Independently, I had the good fortune several years ago of meeting Gordon Feller, who had cut his teeth on sustainable urban planning as the CEO of the Urban Age Institute, a World Bank spin-off. Out of the Urban Age Institute grew “Meeting of the Minds,”[ii] a consortium of companies and urban leaders who all care about the future of urban areas (with a particular focus on producing sustainable and affordable transportation options for both local residents and corporate commuters). Gordon also served for many years as the Director of Urban Innovation at Cisco Systems.
Gordon’s passion and commitment to sustainable urban areas has helped “Meeting of the Minds” (MOTM) grow into an international movement that promotes leading-edge examples of urban planning. Among the most prominent examples from the Summit that excited me were ubiquitous sensors that monitor roads, bridges, traffic, lighting, and air quality; smart lighting systems and signage that ensures safety and convenience, urban farming that reduces both food waste and the greenhouse gasses generated by transporting fresh produce from distant rural areas; green areas that both conserve water and absorb carbon dioxide; and LED-based signs that inform shoppers and walkers of upcoming events, provide real-time weather reports, and offer not only “You are Here” maps but also report on current special events, provide traffic and parking information, and even offer ways to connect with your nearby friends.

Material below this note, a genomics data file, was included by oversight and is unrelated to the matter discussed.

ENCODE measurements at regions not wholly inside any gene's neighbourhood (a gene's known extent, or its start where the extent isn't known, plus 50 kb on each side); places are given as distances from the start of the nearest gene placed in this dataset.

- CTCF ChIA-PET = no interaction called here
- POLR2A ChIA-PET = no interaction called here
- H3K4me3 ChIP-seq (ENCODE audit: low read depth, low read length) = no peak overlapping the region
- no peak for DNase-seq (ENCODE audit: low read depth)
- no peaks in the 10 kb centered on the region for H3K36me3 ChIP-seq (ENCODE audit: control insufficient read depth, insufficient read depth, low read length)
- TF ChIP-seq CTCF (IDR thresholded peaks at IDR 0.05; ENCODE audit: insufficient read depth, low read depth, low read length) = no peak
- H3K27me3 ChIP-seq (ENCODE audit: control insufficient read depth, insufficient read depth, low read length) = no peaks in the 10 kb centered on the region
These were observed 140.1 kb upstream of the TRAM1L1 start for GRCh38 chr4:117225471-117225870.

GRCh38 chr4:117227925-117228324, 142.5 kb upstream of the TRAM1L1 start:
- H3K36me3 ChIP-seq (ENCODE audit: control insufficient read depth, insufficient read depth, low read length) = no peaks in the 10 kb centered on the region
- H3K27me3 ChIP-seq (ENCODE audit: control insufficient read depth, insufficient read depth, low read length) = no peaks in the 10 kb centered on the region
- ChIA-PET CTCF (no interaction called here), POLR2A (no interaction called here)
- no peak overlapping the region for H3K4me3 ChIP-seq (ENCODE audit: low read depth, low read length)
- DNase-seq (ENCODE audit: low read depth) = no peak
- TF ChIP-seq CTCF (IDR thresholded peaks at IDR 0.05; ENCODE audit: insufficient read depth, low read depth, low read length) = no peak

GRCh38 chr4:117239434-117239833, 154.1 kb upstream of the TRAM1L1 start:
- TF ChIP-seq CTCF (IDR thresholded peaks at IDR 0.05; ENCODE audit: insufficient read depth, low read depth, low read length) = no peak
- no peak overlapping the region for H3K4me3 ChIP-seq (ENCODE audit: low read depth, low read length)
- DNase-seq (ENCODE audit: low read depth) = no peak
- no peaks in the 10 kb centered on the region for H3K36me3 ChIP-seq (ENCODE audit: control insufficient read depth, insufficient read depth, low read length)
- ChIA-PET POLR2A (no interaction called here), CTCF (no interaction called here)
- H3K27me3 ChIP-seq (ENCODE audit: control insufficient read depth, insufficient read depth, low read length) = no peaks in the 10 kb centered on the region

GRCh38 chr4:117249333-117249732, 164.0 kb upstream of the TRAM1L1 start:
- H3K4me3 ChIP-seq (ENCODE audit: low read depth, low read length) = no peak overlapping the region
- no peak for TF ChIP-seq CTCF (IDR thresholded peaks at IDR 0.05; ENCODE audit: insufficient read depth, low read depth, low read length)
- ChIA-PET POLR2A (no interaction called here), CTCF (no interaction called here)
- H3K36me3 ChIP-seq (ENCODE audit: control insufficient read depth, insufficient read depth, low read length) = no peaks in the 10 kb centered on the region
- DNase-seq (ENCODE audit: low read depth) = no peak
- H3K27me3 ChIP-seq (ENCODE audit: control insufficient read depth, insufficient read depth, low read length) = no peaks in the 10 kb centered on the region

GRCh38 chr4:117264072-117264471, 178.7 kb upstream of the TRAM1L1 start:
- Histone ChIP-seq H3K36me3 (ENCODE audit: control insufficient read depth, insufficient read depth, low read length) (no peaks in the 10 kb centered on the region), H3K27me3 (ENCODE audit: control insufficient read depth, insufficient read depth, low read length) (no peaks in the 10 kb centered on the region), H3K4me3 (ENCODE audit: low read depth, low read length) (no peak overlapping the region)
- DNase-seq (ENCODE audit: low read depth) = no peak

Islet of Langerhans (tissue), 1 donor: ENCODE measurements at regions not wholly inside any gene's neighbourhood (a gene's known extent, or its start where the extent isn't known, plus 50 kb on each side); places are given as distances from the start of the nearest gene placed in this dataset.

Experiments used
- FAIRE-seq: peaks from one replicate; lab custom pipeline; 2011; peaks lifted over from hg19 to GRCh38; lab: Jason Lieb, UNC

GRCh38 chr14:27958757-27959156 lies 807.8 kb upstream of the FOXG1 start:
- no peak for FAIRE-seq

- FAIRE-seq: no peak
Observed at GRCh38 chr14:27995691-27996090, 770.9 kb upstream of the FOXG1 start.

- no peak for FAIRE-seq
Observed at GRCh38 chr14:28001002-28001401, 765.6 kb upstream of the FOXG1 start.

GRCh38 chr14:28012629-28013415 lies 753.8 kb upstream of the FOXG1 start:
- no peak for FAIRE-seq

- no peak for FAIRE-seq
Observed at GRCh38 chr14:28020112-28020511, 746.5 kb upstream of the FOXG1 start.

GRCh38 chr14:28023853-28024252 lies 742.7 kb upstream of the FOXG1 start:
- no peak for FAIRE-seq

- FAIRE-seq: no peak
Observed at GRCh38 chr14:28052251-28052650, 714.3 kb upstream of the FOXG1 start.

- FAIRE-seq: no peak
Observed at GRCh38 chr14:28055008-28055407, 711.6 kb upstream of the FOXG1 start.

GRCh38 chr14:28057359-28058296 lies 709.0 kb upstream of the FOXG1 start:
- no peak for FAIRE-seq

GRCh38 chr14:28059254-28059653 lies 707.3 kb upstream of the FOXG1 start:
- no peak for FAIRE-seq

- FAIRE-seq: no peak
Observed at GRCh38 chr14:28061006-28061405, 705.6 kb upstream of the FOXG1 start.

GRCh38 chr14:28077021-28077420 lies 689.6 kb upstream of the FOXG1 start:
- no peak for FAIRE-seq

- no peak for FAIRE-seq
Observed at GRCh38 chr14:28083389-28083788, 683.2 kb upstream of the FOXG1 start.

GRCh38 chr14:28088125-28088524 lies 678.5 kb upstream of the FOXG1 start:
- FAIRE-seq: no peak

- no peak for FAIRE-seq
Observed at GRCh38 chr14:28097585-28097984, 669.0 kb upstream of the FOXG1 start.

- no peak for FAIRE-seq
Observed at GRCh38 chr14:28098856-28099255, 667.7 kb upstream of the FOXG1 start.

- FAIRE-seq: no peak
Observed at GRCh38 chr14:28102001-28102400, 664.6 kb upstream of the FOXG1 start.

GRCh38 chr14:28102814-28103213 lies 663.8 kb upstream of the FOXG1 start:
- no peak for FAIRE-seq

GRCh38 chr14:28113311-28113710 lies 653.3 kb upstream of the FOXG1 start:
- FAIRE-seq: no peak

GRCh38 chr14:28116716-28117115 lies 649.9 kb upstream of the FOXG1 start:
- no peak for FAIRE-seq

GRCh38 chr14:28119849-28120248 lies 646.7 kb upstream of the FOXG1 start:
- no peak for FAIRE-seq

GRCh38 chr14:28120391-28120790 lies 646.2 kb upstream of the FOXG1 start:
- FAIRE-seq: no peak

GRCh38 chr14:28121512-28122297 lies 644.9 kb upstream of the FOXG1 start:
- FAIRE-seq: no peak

The 2018 “Meeting of the Minds” summit was held in late November in Sacramento, California, the state capitol. We were greeted at the opening of the conference by Sacramento Mayor Darrell Steinberg, who demonstrated with his energy and his stories exactly how central a leader’s vision of a city’s potential is to creating a new future.